Tuesday, January 28, 2014

Liberalism, the Church's Rebellious Teenage Child

"Medieval Catholic theology, philosophy and law are not the most obvious places to look for the roots of western liberalism," begins David Abulafia's review of a book that argues that is precisely the place to find them — ‘Inventing the Individual’, by Larry Siedentop. The reviewer reports that the author suggests that it is "the idea of 'moral equality' among individual human beings.... marks out the Christian west from the rest of the world, and that provided the seed bed from which sprouted a liberal ideology that has proclaimed itself to be staunchly secular, forgetting its Catholic origins."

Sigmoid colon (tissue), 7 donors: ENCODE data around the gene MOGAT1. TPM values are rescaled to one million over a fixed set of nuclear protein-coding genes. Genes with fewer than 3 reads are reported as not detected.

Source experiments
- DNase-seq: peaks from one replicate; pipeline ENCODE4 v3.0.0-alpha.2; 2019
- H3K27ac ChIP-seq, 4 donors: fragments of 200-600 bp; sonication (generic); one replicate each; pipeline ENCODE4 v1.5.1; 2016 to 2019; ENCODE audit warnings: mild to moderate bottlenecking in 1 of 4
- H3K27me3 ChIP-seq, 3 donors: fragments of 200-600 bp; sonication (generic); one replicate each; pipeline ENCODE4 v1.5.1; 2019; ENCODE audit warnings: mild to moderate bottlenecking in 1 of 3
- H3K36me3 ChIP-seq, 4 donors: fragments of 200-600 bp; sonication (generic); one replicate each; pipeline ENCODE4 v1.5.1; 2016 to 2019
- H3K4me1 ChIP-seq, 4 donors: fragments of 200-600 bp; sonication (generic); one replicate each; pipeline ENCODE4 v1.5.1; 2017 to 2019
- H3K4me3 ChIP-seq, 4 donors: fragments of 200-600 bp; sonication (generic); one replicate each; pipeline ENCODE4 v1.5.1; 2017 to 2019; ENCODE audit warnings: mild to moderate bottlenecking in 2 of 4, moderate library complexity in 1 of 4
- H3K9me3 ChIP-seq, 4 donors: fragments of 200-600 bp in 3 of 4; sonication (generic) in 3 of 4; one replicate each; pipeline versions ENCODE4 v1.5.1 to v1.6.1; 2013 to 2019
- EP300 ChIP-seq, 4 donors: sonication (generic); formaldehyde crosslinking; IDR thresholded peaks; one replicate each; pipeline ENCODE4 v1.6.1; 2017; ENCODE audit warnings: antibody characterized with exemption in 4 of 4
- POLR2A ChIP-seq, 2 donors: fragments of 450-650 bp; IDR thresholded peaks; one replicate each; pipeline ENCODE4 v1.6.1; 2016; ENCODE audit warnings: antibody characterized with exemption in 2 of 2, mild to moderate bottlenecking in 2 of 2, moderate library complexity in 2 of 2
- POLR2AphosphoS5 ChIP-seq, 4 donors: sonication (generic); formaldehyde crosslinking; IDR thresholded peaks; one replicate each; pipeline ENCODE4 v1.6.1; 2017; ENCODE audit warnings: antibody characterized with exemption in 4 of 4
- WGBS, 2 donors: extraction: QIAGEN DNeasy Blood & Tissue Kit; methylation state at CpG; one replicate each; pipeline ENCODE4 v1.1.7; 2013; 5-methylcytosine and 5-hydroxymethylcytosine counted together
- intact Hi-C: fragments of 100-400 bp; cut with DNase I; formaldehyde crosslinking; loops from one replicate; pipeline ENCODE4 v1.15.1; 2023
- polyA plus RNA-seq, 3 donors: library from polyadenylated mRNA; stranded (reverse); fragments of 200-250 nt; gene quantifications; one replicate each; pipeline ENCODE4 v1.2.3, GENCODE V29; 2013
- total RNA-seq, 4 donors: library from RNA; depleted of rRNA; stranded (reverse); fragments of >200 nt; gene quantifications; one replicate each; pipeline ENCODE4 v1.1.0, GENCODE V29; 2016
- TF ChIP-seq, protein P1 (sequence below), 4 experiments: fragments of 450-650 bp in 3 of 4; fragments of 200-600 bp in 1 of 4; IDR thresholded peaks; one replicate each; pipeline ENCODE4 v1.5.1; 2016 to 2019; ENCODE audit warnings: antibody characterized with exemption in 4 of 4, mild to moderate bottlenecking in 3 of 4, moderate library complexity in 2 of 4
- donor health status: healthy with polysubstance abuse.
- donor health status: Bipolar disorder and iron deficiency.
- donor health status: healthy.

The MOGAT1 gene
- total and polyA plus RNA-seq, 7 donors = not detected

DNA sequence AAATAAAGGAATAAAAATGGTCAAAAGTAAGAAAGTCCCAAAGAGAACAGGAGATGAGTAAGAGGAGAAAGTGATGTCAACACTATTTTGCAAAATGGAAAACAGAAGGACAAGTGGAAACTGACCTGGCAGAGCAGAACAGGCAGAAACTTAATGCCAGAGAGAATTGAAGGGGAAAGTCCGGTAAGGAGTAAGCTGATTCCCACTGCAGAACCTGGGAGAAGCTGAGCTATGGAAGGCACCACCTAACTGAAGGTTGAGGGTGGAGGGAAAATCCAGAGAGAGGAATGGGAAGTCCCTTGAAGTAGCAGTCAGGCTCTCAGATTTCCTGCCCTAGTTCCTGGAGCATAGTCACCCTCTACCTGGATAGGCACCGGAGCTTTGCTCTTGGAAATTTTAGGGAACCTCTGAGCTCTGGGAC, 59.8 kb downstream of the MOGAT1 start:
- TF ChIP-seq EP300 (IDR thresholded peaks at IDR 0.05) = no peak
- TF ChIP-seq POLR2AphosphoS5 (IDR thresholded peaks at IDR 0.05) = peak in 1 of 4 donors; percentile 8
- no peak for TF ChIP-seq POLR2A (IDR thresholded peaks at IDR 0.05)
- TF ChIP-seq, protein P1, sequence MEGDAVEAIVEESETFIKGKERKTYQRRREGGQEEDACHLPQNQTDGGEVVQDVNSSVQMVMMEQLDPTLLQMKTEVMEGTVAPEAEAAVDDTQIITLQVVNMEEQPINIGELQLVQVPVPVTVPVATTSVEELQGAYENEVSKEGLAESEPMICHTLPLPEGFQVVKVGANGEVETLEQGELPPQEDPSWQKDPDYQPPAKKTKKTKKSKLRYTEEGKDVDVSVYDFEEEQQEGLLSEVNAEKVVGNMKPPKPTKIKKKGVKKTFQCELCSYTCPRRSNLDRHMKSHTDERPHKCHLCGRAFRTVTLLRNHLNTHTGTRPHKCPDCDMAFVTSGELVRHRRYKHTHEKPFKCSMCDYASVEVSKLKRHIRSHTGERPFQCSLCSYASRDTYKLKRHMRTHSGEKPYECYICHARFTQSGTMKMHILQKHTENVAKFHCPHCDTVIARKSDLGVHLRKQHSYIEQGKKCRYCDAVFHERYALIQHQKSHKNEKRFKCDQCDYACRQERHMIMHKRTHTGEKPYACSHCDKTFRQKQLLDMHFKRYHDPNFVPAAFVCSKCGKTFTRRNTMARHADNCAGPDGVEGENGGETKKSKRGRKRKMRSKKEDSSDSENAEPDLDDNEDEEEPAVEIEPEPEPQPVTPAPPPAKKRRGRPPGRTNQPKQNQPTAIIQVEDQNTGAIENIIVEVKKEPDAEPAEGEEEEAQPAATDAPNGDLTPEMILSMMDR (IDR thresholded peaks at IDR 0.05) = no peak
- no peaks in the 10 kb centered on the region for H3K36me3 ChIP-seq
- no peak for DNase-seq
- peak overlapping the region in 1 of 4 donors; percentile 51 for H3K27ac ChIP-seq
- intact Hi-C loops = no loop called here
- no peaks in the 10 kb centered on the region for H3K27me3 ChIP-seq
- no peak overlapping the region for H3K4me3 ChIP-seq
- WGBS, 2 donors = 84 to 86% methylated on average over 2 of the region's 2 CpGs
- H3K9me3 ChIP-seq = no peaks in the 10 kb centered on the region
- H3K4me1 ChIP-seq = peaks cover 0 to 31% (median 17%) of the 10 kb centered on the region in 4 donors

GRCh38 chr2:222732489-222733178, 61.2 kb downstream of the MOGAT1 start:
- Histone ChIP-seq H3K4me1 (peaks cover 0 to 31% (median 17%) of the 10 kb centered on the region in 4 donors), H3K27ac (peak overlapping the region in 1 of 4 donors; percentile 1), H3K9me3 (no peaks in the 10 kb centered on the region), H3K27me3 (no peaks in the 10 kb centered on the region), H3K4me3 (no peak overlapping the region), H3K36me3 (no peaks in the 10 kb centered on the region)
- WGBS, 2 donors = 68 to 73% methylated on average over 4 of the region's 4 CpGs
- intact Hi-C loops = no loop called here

The heretical nature of the ideology was delineated by Hilaire Belloc in last chapter of his tome The Great Heresies, titled "The Modern Phase." And Flannery O'Connor exposed where this ideology leads:
    In the absence of this faith now, we govern by tenderness. It is a tenderness which, long since cut off from the person of Christ, is wrapped in theory. When tenderness is detached from the source of tenderness, its logical outcome is terror. It ends in forced-labor camps and in the fumes of the gas chambers.

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